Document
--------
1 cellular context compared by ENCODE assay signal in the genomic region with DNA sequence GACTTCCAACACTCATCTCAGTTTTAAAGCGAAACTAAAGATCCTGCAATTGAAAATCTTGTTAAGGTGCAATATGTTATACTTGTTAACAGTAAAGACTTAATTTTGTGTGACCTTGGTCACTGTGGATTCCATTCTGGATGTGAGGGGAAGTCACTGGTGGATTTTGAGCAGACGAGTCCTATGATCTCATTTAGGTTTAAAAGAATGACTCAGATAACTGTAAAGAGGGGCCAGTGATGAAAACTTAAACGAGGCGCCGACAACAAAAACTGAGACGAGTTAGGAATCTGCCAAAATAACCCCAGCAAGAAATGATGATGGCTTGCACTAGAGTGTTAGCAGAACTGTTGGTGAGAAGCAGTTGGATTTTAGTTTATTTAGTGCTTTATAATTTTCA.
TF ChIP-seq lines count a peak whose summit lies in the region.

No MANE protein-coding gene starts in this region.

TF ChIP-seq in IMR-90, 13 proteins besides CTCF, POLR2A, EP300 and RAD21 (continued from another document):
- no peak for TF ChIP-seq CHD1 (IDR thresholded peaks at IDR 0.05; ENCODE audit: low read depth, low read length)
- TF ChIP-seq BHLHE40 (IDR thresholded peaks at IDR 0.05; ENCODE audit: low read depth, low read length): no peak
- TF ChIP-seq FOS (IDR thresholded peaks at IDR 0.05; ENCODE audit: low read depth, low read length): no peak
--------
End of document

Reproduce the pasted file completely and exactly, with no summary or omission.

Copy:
1 cellular context compared by ENCODE assay signal in the genomic region with DNA sequence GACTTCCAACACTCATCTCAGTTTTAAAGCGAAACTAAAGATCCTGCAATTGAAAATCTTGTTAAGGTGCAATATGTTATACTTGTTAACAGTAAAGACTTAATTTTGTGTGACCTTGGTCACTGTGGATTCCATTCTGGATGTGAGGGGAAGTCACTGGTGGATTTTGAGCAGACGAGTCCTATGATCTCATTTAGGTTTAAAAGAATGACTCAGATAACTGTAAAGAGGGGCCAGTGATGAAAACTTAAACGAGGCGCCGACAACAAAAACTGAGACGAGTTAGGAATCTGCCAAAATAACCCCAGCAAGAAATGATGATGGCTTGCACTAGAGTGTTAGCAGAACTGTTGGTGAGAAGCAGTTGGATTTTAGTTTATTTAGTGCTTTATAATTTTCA.
TF ChIP-seq lines count a peak whose summit lies in the region.

No MANE protein-coding gene starts in this region.

TF ChIP-seq in IMR-90, 13 proteins besides CTCF, POLR2A, EP300 and RAD21 (continued from another document):
- no peak for TF ChIP-seq CHD1 (IDR thresholded peaks at IDR 0.05; ENCODE audit: low read depth, low read length)
- TF ChIP-seq BHLHE40 (IDR thresholded peaks at IDR 0.05; ENCODE audit: low read depth, low read length): no peak
- TF ChIP-seq FOS (IDR thresholded peaks at IDR 0.05; ENCODE audit: low read depth, low read length): no peak